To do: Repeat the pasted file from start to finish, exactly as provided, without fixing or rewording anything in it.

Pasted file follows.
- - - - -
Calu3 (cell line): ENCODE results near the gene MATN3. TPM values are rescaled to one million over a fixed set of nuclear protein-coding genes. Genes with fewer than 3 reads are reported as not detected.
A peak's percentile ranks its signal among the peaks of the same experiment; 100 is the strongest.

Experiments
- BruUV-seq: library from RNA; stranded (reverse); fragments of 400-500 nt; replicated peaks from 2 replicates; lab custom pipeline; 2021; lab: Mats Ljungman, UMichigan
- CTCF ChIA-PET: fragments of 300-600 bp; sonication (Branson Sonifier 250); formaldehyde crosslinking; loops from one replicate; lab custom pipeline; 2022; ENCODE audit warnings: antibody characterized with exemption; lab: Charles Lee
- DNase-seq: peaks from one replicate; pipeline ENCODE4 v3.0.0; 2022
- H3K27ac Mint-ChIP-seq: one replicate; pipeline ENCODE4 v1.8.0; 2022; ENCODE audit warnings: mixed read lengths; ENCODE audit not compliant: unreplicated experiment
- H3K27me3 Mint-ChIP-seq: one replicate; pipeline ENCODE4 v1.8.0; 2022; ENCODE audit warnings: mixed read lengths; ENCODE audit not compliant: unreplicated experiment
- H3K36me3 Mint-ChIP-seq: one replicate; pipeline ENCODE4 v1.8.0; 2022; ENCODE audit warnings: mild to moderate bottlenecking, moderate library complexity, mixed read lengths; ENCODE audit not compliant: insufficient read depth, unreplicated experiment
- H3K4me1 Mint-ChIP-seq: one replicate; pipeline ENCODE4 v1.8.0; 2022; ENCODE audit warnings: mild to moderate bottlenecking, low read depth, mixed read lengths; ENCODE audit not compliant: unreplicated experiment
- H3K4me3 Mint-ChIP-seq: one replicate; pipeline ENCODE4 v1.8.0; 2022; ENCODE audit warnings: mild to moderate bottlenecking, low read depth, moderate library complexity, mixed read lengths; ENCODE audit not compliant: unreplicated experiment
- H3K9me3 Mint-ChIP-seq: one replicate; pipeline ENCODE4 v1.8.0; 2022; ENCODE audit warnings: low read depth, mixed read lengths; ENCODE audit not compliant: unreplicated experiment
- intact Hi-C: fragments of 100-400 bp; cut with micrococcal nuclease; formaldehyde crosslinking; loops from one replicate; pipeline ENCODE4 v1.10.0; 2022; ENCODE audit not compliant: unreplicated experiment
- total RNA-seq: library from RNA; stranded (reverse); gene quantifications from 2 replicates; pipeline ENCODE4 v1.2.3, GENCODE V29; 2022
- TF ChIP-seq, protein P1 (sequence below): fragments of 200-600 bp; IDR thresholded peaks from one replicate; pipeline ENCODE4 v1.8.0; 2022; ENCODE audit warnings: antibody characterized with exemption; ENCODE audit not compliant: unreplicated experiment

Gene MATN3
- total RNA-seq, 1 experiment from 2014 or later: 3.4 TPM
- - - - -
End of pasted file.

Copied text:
Calu3 (cell line): ENCODE results near the gene MATN3. TPM values are rescaled to one million over a fixed set of nuclear protein-coding genes. Genes with fewer than 3 reads are reported as not detected.
A peak's percentile ranks its signal among the peaks of the same experiment; 100 is the strongest.

Experiments
- BruUV-seq: library from RNA; stranded (reverse); fragments of 400-500 nt; replicated peaks from 2 replicates; lab custom pipeline; 2021; lab: Mats Ljungman, UMichigan
- CTCF ChIA-PET: fragments of 300-600 bp; sonication (Branson Sonifier 250); formaldehyde crosslinking; loops from one replicate; lab custom pipeline; 2022; ENCODE audit warnings: antibody characterized with exemption; lab: Charles Lee
- DNase-seq: peaks from one replicate; pipeline ENCODE4 v3.0.0; 2022
- H3K27ac Mint-ChIP-seq: one replicate; pipeline ENCODE4 v1.8.0; 2022; ENCODE audit warnings: mixed read lengths; ENCODE audit not compliant: unreplicated experiment
- H3K27me3 Mint-ChIP-seq: one replicate; pipeline ENCODE4 v1.8.0; 2022; ENCODE audit warnings: mixed read lengths; ENCODE audit not compliant: unreplicated experiment
- H3K36me3 Mint-ChIP-seq: one replicate; pipeline ENCODE4 v1.8.0; 2022; ENCODE audit warnings: mild to moderate bottlenecking, moderate library complexity, mixed read lengths; ENCODE audit not compliant: insufficient read depth, unreplicated experiment
- H3K4me1 Mint-ChIP-seq: one replicate; pipeline ENCODE4 v1.8.0; 2022; ENCODE audit warnings: mild to moderate bottlenecking, low read depth, mixed read lengths; ENCODE audit not compliant: unreplicated experiment
- H3K4me3 Mint-ChIP-seq: one replicate; pipeline ENCODE4 v1.8.0; 2022; ENCODE audit warnings: mild to moderate bottlenecking, low read depth, moderate library complexity, mixed read lengths; ENCODE audit not compliant: unreplicated experiment
- H3K9me3 Mint-ChIP-seq: one replicate; pipeline ENCODE4 v1.8.0; 2022; ENCODE audit warnings: low read depth, mixed read lengths; ENCODE audit not compliant: unreplicated experiment
- intact Hi-C: fragments of 100-400 bp; cut with micrococcal nuclease; formaldehyde crosslinking; loops from one replicate; pipeline ENCODE4 v1.10.0; 2022; ENCODE audit not compliant: unreplicated experiment
- total RNA-seq: library from RNA; stranded (reverse); gene quantifications from 2 replicates; pipeline ENCODE4 v1.2.3, GENCODE V29; 2022
- TF ChIP-seq, protein P1 (sequence below): fragments of 200-600 bp; IDR thresholded peaks from one replicate; pipeline ENCODE4 v1.8.0; 2022; ENCODE audit warnings: antibody characterized with exemption; ENCODE audit not compliant: unreplicated experiment

Gene MATN3
- total RNA-seq, 1 experiment from 2014 or later: 3.4 TPM